Now I love to chill and watch sports, it’s pretty much part of my nightly routine. I’m all for the laid-back thrill of planting myself on a couch, cracking a nice cold one, and letting the wonderful world of sports take me away for a few short hours. Unfortunately, I haven’t been getting that warm and fuzzy feeling from baseball lately. In fact, it’s only making visible the back of my eyelids. In short, baseball is boring.
Now, don’t get me wrong, I’m a lover of all sports and have a special respect for baseball’s history. Its tradition is enshrined in our nation’s history as it is in fact America’s pastime, and I do believe wholeheartedly that the integrity of the sport needs to be upheld. However, something needs to change and newly appointed commissioner Rob Manfred knows that. That’s why he’s making a push to evolve the game to fit into today’s rapid-paced society.
As hard-working Americans, we think fast, act fast, and move fast and it’s time for the speed of baseball to catch up to the rest of us. From my talks with good friend and sport’s “Numbah 1,” Mike Francesca (just kidding, takes me on average about 120 phone calls to get through to Mike on WFAN), he says the league is just about 50/50 on whether or not they should modify the rules to speed the game up. One specific name mentioned was Buck Showalter and that he is vehemently against changing the game.
Now, before all of you traditionalists, like Buck, get all excited and upset, this can be done while protecting the integrity of the game. Integrity is key for me and that’s why I’m opposed to most ideas to improve the game like making the strike zone smaller. That’s too much of a fundamental change for me that would alter the game, but I do think there are ideas that can achieve a happy medium.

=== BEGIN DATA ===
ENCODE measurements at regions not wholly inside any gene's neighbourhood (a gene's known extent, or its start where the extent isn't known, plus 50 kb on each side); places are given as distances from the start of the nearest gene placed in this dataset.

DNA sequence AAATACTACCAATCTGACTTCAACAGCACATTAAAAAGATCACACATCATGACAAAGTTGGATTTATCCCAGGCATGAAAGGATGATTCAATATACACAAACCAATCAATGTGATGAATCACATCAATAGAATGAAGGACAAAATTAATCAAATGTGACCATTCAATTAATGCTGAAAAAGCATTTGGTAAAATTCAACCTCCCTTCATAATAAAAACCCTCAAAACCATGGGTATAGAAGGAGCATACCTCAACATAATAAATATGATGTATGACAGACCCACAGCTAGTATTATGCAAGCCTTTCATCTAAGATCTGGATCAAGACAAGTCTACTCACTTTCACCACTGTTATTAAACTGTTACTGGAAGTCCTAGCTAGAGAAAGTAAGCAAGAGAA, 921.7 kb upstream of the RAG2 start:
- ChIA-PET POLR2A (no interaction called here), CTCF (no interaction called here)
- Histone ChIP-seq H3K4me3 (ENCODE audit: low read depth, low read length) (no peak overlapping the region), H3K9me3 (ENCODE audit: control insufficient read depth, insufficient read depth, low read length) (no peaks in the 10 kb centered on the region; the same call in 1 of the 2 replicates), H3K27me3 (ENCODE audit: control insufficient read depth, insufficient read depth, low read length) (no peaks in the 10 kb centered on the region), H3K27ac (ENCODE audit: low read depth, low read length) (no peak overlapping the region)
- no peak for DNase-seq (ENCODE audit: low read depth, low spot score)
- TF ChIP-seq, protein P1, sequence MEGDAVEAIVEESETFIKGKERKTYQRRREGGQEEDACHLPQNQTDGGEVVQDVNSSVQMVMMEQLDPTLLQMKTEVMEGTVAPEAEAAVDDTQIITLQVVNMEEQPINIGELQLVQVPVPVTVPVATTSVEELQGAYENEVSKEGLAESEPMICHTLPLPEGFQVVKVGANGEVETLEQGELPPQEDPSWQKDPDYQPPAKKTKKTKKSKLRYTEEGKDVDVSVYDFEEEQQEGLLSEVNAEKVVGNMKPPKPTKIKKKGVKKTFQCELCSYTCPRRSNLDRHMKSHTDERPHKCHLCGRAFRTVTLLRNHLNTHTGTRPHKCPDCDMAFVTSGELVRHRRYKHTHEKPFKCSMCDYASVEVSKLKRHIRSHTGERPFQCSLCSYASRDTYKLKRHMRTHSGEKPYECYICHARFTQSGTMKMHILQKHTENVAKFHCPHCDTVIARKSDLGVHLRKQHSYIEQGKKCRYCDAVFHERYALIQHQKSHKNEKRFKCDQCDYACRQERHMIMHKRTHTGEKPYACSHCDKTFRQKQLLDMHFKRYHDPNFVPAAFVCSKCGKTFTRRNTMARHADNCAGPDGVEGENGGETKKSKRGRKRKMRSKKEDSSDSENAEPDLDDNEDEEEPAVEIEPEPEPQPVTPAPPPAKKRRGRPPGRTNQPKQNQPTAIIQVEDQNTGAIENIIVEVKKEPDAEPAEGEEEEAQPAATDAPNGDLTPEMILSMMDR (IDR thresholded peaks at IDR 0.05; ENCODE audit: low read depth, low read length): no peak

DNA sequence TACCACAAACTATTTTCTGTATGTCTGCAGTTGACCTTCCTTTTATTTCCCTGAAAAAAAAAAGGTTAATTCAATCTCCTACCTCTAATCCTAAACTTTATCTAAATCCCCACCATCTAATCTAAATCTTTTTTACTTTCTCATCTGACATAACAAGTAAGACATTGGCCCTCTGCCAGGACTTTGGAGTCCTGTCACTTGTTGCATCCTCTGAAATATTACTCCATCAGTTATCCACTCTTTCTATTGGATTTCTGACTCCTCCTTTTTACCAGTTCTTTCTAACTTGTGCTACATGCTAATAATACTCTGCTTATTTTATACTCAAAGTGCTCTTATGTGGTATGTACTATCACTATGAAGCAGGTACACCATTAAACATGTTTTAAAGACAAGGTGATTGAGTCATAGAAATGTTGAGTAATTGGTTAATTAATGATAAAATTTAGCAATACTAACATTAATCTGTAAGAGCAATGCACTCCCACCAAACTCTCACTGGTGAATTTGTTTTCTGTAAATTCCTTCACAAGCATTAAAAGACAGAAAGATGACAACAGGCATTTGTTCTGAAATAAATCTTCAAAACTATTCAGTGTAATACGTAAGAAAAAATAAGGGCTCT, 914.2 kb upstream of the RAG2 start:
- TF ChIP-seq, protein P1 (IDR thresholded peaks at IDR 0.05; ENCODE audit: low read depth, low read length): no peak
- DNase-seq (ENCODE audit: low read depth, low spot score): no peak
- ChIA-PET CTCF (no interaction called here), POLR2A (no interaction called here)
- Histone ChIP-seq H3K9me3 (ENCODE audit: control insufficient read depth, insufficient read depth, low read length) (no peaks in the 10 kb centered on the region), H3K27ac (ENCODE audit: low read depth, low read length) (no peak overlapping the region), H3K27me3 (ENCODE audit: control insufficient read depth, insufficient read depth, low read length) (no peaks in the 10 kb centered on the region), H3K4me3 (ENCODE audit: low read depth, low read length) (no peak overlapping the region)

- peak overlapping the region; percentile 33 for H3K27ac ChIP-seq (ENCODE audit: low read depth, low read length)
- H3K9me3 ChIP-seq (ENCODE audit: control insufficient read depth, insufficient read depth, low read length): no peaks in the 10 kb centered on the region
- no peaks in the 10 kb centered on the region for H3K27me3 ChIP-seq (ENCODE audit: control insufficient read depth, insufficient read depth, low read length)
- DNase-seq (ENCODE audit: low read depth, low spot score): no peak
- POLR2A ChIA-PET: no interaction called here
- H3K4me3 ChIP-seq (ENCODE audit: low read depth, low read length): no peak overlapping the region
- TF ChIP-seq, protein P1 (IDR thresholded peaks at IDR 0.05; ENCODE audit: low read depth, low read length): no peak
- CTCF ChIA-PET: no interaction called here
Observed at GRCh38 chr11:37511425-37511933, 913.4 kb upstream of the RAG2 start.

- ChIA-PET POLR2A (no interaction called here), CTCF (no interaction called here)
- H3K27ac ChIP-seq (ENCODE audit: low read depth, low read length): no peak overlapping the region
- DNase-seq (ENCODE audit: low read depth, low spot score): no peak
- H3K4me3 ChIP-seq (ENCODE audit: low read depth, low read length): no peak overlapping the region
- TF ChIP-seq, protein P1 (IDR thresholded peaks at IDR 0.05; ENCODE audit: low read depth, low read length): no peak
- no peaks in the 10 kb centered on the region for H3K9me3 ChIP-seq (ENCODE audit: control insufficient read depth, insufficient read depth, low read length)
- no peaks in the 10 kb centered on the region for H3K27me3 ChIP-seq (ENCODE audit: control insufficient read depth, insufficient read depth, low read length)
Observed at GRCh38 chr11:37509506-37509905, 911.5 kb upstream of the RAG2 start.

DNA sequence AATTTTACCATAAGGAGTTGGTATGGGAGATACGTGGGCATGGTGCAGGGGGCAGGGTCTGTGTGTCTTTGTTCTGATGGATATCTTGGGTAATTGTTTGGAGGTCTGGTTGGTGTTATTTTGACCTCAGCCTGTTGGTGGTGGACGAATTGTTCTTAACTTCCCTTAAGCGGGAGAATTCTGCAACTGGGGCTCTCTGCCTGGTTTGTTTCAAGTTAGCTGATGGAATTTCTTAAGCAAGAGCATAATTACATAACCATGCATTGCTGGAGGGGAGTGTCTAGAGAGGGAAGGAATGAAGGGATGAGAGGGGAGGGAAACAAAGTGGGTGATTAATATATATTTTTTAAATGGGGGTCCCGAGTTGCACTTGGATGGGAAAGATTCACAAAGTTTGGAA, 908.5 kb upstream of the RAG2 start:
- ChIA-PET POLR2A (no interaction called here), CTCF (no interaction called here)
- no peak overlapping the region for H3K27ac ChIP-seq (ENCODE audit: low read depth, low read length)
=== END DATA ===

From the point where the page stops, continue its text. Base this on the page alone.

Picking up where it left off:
These ideas, which I certainly do not call my own, have come from the likes of much better baseball minds than my own, I’m just the chill fan trying to watch a more excited game.
It’s a pretty simple 2 step process for me really: (1) enforce the pitch clock (12 seconds) a rule that you never hear about; and (2) don’t let the batter step out of the box. From doing some informal research I found out that the average time in between pitches is about 18 seconds. While 6 seconds doesn’t seem like much, just multiply that by the approximate 290 pitches thrown each game and you come up with 29 minutes.
Now for me, that is a huge 29 minutes, not that it is a significant time difference but it’s how that time difference changes the game, more specifically the battle between pitcher and batter. Just think about it, what makes other sports more exciting is the under pressure, no time to think split second decision-making. By taking away the players time to think and over-think, I think we will see a rapid-fire sequence of pitch after pitch that relies more so on player’s physical ability to react than their mental ability to outsmart his opponent.
In my opinion, these rules should lead to more mistakes by pitchers giving batters more opportunities to swing for the fences. Who wouldn’t love that? And if that theory doesn’t necessarily pan out, I still think it would be much more exciting to see a stud like Kershaw rolling through a game in a timely fashion that requires your attention at all times.
That is in fact the goal of a sporting event isn’t it, whether present or home, keeping your eyes glued to the game for the fear of missing something. I certainly do not think that is the current state of baseball but I do think it can be. It’s probably quite common that one’s attention is diverted after each pitch and your guess is as good as mine whether or not that fan decides to look back for the next. It’s your move baseball, but don’t take too long.